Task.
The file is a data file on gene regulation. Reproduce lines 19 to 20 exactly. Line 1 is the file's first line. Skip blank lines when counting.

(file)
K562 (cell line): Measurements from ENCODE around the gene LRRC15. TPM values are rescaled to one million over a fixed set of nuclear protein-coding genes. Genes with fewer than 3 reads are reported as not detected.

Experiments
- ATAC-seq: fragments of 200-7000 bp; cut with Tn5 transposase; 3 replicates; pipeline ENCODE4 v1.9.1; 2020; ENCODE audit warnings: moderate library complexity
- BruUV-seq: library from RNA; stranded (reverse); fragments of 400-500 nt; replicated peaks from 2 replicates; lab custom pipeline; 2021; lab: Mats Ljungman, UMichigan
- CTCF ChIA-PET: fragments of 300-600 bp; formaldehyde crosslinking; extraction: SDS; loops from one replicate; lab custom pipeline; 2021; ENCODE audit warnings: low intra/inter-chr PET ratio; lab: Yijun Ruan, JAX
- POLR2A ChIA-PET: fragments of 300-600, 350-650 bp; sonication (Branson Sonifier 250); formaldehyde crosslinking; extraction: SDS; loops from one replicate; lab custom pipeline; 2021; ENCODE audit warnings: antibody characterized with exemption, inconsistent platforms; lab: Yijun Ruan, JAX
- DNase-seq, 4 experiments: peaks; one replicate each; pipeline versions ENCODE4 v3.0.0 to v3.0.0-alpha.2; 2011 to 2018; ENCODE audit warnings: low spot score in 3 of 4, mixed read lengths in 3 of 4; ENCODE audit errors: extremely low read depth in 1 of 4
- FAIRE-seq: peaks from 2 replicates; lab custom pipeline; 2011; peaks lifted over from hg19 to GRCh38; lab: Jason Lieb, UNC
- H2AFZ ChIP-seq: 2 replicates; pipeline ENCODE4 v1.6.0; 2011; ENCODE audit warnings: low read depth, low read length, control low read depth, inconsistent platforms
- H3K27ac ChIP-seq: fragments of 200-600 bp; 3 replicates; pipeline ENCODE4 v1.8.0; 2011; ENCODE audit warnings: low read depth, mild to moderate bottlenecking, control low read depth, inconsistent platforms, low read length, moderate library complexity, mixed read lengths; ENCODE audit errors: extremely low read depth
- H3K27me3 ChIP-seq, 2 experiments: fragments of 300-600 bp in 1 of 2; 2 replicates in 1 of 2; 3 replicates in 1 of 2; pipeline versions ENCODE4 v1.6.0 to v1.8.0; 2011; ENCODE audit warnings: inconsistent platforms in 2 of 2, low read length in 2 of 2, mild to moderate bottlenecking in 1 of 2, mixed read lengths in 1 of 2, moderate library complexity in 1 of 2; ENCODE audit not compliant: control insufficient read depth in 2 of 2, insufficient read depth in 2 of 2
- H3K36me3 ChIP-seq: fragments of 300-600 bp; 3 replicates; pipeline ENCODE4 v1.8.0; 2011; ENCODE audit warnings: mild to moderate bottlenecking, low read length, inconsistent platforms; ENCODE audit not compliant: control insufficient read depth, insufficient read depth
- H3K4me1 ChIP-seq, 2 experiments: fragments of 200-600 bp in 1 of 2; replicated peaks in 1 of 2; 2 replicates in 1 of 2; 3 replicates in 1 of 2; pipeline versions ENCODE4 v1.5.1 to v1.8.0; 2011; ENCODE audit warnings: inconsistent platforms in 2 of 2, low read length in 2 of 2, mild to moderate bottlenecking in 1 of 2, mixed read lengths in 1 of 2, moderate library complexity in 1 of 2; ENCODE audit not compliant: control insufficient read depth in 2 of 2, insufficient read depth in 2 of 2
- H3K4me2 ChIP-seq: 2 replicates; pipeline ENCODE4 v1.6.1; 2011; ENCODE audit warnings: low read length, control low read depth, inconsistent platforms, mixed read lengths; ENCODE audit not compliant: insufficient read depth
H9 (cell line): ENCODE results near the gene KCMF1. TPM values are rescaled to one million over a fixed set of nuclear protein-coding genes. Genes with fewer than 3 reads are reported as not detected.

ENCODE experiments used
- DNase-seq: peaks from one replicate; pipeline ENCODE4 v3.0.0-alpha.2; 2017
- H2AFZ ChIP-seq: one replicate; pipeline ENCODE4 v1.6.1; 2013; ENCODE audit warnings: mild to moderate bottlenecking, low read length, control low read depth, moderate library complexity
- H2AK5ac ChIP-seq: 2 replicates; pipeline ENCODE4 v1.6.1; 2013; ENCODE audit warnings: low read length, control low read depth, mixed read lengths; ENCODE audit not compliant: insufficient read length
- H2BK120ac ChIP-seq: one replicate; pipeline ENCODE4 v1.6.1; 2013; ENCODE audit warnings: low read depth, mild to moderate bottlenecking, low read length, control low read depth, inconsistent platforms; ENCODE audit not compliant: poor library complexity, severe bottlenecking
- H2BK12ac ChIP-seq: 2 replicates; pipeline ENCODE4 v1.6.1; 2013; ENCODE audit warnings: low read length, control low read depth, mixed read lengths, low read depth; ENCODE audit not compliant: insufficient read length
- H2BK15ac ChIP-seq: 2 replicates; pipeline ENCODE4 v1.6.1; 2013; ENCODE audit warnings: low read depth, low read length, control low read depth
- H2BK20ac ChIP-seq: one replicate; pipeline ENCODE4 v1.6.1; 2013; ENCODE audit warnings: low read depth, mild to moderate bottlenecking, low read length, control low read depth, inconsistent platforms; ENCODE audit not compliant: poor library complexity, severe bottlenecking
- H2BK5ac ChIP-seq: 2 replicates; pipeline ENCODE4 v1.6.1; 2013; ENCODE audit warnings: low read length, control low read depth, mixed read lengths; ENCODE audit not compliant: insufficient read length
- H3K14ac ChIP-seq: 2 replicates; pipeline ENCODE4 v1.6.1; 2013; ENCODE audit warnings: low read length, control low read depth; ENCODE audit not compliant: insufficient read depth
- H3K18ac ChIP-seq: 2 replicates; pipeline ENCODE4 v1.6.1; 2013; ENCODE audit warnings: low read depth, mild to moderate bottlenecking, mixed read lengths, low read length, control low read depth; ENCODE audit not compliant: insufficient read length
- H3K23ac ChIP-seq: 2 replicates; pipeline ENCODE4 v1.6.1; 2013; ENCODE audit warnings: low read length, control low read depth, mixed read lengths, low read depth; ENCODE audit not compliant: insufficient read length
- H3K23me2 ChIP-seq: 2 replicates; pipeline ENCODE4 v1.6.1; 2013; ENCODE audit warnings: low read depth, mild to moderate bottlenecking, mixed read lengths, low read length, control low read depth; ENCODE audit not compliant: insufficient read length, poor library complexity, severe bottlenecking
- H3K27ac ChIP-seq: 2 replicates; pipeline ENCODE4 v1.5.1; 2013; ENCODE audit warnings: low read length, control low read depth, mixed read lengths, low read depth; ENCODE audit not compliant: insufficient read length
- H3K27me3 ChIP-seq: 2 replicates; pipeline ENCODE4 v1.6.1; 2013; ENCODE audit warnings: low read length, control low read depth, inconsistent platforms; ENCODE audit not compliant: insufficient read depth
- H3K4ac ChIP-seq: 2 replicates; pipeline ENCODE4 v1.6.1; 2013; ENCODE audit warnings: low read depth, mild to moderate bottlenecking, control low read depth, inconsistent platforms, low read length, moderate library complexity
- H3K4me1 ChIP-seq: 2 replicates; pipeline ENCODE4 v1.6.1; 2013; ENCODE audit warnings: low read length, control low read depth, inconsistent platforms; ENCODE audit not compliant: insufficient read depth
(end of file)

- H2AK5ac ChIP-seq: 2 replicates; pipeline ENCODE4 v1.6.1; 2013; ENCODE audit warnings: low read length, control low read depth, mixed read lengths; ENCODE audit not compliant: insufficient read length
- H2BK120ac ChIP-seq: one replicate; pipeline ENCODE4 v1.6.1; 2013; ENCODE audit warnings: low read depth, mild to moderate bottlenecking, low read length, control low read depth, inconsistent platforms; ENCODE audit not compliant: poor library complexity, severe bottlenecking